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The Lost Prince Frances Hodgson Burnett

III The Legend of the Lost Prince

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As he walked through the streets, he was thinking of one of these stories. It was one he had heard first when he was very young, and it had so seized upon his imagination that he had asked often for it. It was, indeed, a part of the long-past history of Samavia, and he had loved it for that reason. Lazarus had often told it to him, sometimes adding much detail, but he had always liked best his father's version, which seemed a thrilling and living thing. On their journey from Russia, during an hour when they had been forced to wait in a cold wayside station and had found the time long, Loristan had discussed it with him. He always found some such way of making hard and comfortless hours easier to live through.

``Fine, big lad--for a foreigner,'' Marco heard a man say to his companion as he passed them this morning. ``Looks like a Pole or a Russian.''

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It was this which had led his thoughts back to the story of the Lost Prince. He knew that most of the people who looked at him and called him a ``foreigner'' had not even heard of Samavia. Those who chanced to recall its existence knew of it only as a small fierce country, so placed upon the map that the larger countries which were its neighbors felt they must control and keep it in order, and therefore made incursions into it, and fought its people and each other for possession. But it had not been always so. It was an old, old country, and hundreds of years ago it had been as celebrated for its peaceful happiness and wealth as for its beauty. It was often said that it was one of the most beautiful places in the world. A favorite Samavian legend was that it had been the site of the Garden of Eden. In those past centuries, its people had been of such great stature, physical beauty, and strength, that they had been like a race of noble giants. They were in those days a pastoral people, whose rich crops and splendid flocks and herds were the envy of less fertile countries. Among the shepherds and herdsmen there were poets who sang their own songs when they piped among their sheep upon the mountain sides and in the flower-thick valleys. Their songs had been about patriotism and bravery, and faithfulness to their chieftains and their country. The simple courtesy of the poorest peasant was as stately as the manner of a noble. But that, as Loristan had said with a tired smile, had been before they had had time to outlive and forget the Garden of Eden. Five hundred years ago, there had succeeded to the throne a king who was bad and weak. His father had lived to be ninety years old, and his son had grown tired of waiting in Samavia for his crown. He had gone out into the world, and visited other countries and their courts. When he returned and became king, he lived as no Samavian king had lived before. He was an extravagant, vicious man of furious temper and bitter jealousies. He was jealous of the larger courts and countries he had seen, and tried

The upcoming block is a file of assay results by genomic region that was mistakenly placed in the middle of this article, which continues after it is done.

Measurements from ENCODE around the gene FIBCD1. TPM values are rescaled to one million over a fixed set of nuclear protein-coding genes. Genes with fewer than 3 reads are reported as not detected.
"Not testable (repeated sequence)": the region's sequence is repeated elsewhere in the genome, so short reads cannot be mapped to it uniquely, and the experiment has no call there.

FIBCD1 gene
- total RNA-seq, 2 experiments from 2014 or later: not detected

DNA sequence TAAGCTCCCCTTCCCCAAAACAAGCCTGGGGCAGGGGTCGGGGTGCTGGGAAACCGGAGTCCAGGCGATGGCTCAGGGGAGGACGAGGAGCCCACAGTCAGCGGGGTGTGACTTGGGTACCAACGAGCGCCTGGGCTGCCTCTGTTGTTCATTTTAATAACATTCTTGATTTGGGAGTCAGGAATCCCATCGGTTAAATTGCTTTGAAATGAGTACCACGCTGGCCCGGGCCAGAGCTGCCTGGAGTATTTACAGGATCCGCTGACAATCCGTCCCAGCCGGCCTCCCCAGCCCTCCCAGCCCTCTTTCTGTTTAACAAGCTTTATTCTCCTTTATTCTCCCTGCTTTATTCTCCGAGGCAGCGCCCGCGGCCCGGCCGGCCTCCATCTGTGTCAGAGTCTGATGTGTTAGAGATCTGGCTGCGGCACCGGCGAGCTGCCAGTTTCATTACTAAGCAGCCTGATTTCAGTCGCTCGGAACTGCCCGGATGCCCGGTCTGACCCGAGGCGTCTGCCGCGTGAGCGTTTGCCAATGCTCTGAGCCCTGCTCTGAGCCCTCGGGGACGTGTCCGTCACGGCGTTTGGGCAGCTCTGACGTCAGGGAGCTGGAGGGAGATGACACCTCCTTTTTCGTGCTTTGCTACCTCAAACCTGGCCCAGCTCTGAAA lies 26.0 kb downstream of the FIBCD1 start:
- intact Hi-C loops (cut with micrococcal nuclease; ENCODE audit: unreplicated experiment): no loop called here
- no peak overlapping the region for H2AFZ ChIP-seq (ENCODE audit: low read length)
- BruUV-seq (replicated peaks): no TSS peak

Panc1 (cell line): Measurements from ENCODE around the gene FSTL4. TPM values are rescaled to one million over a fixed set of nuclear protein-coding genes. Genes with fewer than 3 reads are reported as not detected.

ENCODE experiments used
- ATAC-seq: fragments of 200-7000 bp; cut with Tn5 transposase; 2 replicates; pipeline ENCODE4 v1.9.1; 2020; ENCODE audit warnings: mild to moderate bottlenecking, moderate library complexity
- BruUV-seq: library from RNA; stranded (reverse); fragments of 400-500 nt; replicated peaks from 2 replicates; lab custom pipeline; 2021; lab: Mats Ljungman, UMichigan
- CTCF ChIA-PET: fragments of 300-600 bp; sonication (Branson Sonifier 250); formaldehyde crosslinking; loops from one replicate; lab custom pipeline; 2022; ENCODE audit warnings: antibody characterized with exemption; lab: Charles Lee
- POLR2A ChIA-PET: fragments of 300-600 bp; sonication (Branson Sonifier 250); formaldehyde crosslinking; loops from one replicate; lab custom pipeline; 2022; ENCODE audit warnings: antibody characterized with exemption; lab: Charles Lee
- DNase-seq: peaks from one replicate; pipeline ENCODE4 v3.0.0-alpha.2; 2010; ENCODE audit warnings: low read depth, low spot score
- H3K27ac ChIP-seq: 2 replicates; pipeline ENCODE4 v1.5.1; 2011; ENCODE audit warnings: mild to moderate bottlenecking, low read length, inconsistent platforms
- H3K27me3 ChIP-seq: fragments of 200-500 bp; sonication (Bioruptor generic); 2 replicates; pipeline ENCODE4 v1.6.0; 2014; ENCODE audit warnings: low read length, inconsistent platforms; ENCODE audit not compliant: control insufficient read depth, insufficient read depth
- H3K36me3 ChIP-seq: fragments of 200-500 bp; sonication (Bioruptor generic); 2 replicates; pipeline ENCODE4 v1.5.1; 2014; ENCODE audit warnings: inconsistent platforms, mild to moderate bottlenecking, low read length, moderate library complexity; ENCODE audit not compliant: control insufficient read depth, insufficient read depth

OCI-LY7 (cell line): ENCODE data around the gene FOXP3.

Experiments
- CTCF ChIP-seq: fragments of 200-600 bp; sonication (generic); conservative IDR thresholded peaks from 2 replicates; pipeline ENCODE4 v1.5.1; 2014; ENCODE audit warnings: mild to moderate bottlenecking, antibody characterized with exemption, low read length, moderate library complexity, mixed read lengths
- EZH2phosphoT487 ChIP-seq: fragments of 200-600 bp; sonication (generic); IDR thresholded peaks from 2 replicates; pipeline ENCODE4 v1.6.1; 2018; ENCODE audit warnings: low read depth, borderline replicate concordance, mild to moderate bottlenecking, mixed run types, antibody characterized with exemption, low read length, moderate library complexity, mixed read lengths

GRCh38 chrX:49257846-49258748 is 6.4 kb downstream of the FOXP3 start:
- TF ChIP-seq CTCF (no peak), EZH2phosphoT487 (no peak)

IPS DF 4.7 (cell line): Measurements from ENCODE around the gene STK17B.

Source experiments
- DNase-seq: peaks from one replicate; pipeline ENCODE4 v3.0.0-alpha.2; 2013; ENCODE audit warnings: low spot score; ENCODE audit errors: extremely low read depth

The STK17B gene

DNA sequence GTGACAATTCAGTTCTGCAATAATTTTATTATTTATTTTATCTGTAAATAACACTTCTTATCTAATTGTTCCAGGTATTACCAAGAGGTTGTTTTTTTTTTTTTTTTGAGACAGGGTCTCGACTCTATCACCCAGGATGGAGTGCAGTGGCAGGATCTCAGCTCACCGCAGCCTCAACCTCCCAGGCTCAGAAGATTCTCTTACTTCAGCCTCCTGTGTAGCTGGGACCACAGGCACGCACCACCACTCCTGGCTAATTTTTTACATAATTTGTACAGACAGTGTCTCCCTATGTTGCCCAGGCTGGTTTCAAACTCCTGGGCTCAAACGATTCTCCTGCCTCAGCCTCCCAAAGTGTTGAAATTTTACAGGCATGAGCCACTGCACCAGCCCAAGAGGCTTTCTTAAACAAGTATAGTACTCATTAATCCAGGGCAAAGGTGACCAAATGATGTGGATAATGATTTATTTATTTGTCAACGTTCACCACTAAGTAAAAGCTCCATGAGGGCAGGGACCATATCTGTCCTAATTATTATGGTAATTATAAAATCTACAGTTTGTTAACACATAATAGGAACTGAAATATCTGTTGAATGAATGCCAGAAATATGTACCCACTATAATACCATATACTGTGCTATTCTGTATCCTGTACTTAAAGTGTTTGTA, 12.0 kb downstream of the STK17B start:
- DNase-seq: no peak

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The Lost Prince
Frances Hodgson Burnett

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